Life Extension Magazine®

K-shaped dish containing leafy greens that are packed with vitamin K1 and K2

Vitamin K: Research Update

Recent studies continue to show the benefits of vitamin K1 and K2. Vitamin K impedes arterial calcification, protects cognitive function, and reduces all-cause mortality.

Scientifically reviewed by: Dr. Gary Gonzalez, MD, in August 2023. Written by: Laurie Mathena.

Vitamin K is best known for helping blood clot properly and for maintaining bone density.

Research continues to uncover its broad array of benefits.

Studies have been published showing that both forms of vitamin K—K1 and K2—can impact everything from heart disease risk to cognitive function to all-cause mortality.

Here are the highlights:

Low vitamin K status raises all-cause mortality risk.

A meta-analysis published in the American Journal of Clinical Nutrition that included 3,891 participants with an average age of 65, found that people with low levels of circulating vitamin K1 (0.5 nmol/L or lower) had a 19% higher risk of all-cause mortality compared to those with levels more than 1.0 nmol/L.1

Higher intake of vitamin K2 lowers coronary heart disease risk.

In a study published in BMJ Open, researchers followed 2,987 people between 46-49 years old, for up to 11 years. After adjusting for factors like age, sex, and physical activity, they found that a higher dietary intake of vitamin K2 was associated with a lower risk of coronary heart disease.2

Lower vitamin K levels linked to fracture risk.

Researchers evaluated the associations between circulating vitamin K1 levels, fracture risk, and bone mineral density in post-menopausal women with osteoporosis. They found that vitamin K1 levels were significantly lower in the women who had suffered a fracture, and that vitamin K levels were independently associated with fracture risk. They also determined vitamin K’s impact on fracture risk may be related to its effects on bone strength.3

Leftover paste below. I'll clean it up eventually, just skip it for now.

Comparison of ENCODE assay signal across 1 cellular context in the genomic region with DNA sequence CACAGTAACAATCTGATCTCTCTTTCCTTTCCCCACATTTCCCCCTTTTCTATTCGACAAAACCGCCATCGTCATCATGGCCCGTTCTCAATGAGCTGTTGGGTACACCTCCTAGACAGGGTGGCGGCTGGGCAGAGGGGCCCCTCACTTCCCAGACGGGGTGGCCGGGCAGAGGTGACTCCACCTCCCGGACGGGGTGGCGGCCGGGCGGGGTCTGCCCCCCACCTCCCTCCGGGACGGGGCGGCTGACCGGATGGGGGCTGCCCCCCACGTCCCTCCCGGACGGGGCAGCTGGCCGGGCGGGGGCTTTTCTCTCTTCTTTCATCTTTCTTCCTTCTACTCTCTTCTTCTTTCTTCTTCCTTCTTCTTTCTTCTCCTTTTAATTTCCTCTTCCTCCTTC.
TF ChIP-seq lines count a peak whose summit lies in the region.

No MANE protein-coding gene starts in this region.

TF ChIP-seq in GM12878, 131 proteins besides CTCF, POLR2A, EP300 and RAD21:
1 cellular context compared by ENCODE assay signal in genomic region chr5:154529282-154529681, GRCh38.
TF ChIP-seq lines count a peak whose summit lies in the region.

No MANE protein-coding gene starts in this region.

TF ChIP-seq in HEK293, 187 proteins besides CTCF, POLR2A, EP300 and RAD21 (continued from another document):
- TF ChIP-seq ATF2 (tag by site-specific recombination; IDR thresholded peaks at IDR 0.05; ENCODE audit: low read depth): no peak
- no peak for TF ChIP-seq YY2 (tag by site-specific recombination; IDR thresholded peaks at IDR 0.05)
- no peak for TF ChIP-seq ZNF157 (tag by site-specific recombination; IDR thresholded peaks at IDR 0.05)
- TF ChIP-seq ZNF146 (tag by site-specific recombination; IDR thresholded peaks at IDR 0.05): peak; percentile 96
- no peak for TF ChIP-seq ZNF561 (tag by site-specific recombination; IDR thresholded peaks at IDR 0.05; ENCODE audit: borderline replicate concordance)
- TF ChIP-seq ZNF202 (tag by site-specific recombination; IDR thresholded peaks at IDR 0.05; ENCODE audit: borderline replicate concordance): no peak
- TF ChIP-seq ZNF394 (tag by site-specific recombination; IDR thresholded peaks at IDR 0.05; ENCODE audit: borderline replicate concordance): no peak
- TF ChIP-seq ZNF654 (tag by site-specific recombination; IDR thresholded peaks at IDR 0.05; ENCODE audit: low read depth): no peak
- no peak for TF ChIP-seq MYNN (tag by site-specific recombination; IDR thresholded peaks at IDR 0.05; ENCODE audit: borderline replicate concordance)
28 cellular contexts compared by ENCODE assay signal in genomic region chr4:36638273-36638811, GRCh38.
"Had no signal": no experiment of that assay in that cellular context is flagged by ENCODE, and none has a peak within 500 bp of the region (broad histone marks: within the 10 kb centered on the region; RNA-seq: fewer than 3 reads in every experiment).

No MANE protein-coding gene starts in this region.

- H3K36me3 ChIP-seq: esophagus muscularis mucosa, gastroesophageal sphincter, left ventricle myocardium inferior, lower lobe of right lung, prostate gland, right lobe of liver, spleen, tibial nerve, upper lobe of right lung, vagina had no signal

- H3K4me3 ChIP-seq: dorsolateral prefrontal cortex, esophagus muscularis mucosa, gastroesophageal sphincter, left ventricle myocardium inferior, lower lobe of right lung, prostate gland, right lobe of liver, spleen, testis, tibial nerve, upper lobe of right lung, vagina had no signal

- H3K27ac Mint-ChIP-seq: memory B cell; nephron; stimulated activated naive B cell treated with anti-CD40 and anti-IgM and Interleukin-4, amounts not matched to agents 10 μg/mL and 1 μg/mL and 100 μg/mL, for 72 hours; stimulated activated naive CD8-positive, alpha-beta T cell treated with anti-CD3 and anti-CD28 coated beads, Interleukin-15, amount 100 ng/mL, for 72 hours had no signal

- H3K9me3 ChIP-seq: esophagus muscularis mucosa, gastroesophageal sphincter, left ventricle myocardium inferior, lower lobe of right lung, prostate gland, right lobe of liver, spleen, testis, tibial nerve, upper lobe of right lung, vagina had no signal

In another study, researchers followed 12,794 people from 40 to 74 years old and found that lower intakes of vitamin K and calcium in women were associated with a higher risk of vertebral fractures.4

Vitamin K status significant for better cognition in older adults.

In a study that included 500 older adults, researchers found that people with better cognition had significantly higher levels of dietary vitamin K1 than people with the poorest cognitive function. Both dietary and serum levels of vitamin K1 were independent predictors of good cognitive function.5

Vitamin K helps reduce risk of type II diabetes.

There’s also growing evidence that higher intake and blood levels of vitamin K (in the form of both K1 and K2) are substantially associated with reduced risks of developing type II diabetes.6

If you have any questions on the scientific content of this article, please call a Life Extension Wellness Specialist at 1-866-864-3027.


  1. Shea MK, Barger K, Booth SL, et al. Vitamin K status, cardiovascular disease, and all-cause mortality: a participant-level meta-analysis of 3 US cohorts. Am J Clin Nutr. 2020 Jun 1;111(6):1170-7.
  2. Haugsgjerd TR, Egeland GM, Nygard OK, et al. Association of dietary vitamin K and risk of coronary heart disease in middle-age adults: the Hordaland Health Study Cohort. BMJ Open. 2020 May 21;10(5):e035953.
  3. Moore AE, Kim E, Dulnoan D, et al. Serum vitamin K1 (phylloquinone) is associated with fracture risk and hip strength in post-menopausal osteoporosis: A cross-sectional study. Bone. 2020 Dec;141:115630.
  4. Platonova K, Kitamura K, Watanabe Y, et al. Dietary calcium and vitamin K are associated with osteoporotic fracture risk in middle-aged and elderly Japanese women, but not men: the Murakami Cohort Study. Br J Nutr. 2021 Feb 14;125(3):319-28.
  5. Kiely A, Ferland G, Ouliass B, et al. Vitamin K status and inflammation are associated with cognition in older Irish adults. Nutr Neurosci. 2020 Aug;23(8):591-9.
  6. Bourron O, Phan F. Vitamin K: a nutrient which plays a little-known role in glucose metabolism. Curr Opin Clin Nutr Metab Care. 2019 Mar;22(2):174-81.